Potty-mouth copy seems to be making a bit of a comeback these days. It used to be taboo, except for the occasional well-placed damn. Writers would not have thought about ever including the gasp-inducing f word in their sales copy at one time. Now? Everybody and their mother are using impolite colloquialisms like they are the only words in the English language.
Earlier today, I came across a marketing and public relations agency in New York with the tagline: “We’re Responsive AF.” Uh, OK. Can I just say the AF part didn’t compel me to click on their contact us link to ask for more information? I wish I could tell you this was a one-off but it’s not. I have sadly experienced quite a bit of this kind of boldness in copy lately. From sales ads and email pitches to hero statements on websites.
I would be lying if I said this impressed me. It doesn’t. The few times I’ve gotten an email in my inbox with an expletive in the subject line, it’s gone directly to the trash. This is one of them (see below). I’m not even going to block out the name of the person who sent it. If he’s confident enough to send this to my email inbox, then he should be confident enough for the entire world to critique it.
Maybe I’m showing my age by objecting to this kind of “edginess” in advertising. Or maybe I simply believe tossing out every cuss word you know is not the best way to be bold in your copy.
The psychology of swearing
There’s no doubt about it. Swearing elicits some strong reactions in some people. Whether you applaud it or cringe every time someone uses it, research has some interesting things to say about the psychology behind curse words. Some evidence points to swearing as a sign of intelligence. Some suggest it’s a great way to relieve pain and stress.
Why do profane words upset some of us and make others of us giggle out loud? Profanity has a direct line to our emotional sides. If you grew up in a household where swearing got your mouth washed out with soap, that negative connotation likely has stuck with you throughout the years. On the flip side, living with people who swore loud and proud provided a sense of normalcy in using words others consider taboo.
As with many other words in the English language, intent plays a large part in whether a swear word is perceived as offensive. Some profanities could be interpreted as discriminatory or sexually harassing. Brands do not want to cross that line in their quest to sound bold or edgy.
Bold…. or just plain crass?
Before we can determine whether swearing in copy is offensive, we must ask ourselves what communication goals cursing achieves. Are we trying to be funny? To fit in with the crowd (or target audience, as it were)? Display physical aggression or manage stress?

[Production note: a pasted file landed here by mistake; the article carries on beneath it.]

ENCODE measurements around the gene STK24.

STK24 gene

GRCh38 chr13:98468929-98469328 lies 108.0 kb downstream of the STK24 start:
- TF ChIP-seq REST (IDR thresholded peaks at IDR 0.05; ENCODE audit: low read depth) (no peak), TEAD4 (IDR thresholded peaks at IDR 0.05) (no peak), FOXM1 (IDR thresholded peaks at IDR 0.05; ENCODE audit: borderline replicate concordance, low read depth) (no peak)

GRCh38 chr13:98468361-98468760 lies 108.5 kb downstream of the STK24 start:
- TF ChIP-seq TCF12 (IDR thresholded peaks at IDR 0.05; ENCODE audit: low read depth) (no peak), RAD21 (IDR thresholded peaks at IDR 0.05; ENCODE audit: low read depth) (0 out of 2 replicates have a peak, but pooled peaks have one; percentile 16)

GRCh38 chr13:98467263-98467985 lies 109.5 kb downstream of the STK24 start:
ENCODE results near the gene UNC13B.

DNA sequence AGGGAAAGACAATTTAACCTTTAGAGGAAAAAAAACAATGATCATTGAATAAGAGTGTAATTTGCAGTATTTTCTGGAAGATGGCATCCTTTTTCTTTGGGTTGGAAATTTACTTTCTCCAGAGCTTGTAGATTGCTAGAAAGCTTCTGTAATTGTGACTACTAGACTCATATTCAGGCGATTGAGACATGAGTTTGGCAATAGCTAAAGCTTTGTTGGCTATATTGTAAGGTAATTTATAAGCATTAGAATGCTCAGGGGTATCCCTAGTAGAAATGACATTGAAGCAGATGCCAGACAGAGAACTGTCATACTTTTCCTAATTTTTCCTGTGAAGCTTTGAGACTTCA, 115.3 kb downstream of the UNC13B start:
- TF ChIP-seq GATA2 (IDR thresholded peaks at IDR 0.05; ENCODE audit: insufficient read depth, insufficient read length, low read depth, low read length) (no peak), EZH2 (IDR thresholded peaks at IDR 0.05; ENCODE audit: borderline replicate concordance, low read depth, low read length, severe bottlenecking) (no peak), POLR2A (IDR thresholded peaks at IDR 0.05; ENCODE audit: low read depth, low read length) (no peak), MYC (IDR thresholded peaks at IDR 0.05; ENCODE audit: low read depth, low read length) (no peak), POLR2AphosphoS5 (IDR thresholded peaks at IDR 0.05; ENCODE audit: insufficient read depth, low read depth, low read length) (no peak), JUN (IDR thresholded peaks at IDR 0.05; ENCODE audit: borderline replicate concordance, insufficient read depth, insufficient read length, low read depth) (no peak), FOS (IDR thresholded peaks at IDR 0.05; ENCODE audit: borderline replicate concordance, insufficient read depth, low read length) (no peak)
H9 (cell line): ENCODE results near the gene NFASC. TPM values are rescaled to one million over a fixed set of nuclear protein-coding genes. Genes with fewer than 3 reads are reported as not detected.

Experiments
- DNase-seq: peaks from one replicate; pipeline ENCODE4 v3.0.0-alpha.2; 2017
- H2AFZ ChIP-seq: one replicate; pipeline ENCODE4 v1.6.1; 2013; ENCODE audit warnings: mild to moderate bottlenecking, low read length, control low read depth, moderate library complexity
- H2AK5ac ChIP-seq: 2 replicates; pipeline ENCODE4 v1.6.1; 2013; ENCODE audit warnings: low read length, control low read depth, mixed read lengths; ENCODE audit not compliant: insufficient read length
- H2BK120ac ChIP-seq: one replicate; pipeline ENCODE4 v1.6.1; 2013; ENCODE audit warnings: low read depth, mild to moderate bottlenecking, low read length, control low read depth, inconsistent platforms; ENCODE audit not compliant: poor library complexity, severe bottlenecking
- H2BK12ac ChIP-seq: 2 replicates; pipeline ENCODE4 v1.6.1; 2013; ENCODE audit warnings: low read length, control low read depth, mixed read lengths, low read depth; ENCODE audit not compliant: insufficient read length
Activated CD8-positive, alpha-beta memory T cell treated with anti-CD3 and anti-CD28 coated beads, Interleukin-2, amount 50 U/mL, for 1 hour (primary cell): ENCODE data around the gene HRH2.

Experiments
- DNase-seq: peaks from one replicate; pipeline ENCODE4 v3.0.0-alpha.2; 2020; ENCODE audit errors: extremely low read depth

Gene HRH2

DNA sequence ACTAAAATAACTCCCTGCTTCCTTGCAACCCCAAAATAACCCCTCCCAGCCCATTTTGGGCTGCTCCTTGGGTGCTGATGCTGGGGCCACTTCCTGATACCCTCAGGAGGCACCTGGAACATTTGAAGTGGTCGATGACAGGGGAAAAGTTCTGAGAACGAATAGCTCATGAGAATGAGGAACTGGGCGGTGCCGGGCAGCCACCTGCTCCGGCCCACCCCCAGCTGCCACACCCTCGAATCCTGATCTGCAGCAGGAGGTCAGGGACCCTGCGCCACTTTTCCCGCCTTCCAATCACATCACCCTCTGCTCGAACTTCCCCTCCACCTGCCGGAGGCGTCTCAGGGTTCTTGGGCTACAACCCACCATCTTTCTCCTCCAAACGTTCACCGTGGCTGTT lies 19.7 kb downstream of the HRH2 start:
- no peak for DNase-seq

According to Routledge and CRC Press – a leading publisher of knowledge-based materials – there are four main reasons why people swear.
One of the most popular arguments for doing so was that it appealed to millennials. Millennials prefer online communications that show emotion. Plenty of marketing research backs this up. They also respond to authentic and honest branding. Does that automatically mean cursing in copy is cool with them? At least one body of research calls that theory into doubt. Including profanity in shockvertising may not achieve the desired effect. In fact, non-swear word versions of the same ads that used expletives led to better recall among millennials. You’re better off using humor in your copy because 38 percent of millennials love a good laugh.
Pros vs. cons of potty-mouth copy
To swear (in your copy), or not to swear? That is the question of the hour. Here is a handy guide of the pros and cons of each side of the argument to help you decide.
Euphemisms can be a better alternative to outright swearing in your copy. We can all probably think of some examples of this that we’ve seen. One that immediately comes to mind is Fuddruckers. The folks who branded this company knew exactly what they were doing. Other examples of linguistic creativity in names and marketing copy include one of my all-time favorites, “shut the front door.”
A final WTF on potty-mouth copy
I know how I feel about potty-mouth copy, but I am not going to push my methods on others. What I will do is offer a final word of advice on how to approach cursing in your writing. If you choose to use cussing in your copy, there should always be a purpose behind the shock value. If you use profanity just because you can, it can dash any hopes you have of sounding edgy.
Whatever language you ultimately choose for your copy, make sure it reaches your target market with messaging that appeals to their demographic.
Shari L. Berg is the owner/operator of The Write Reflection, and a writing professional for 25 years.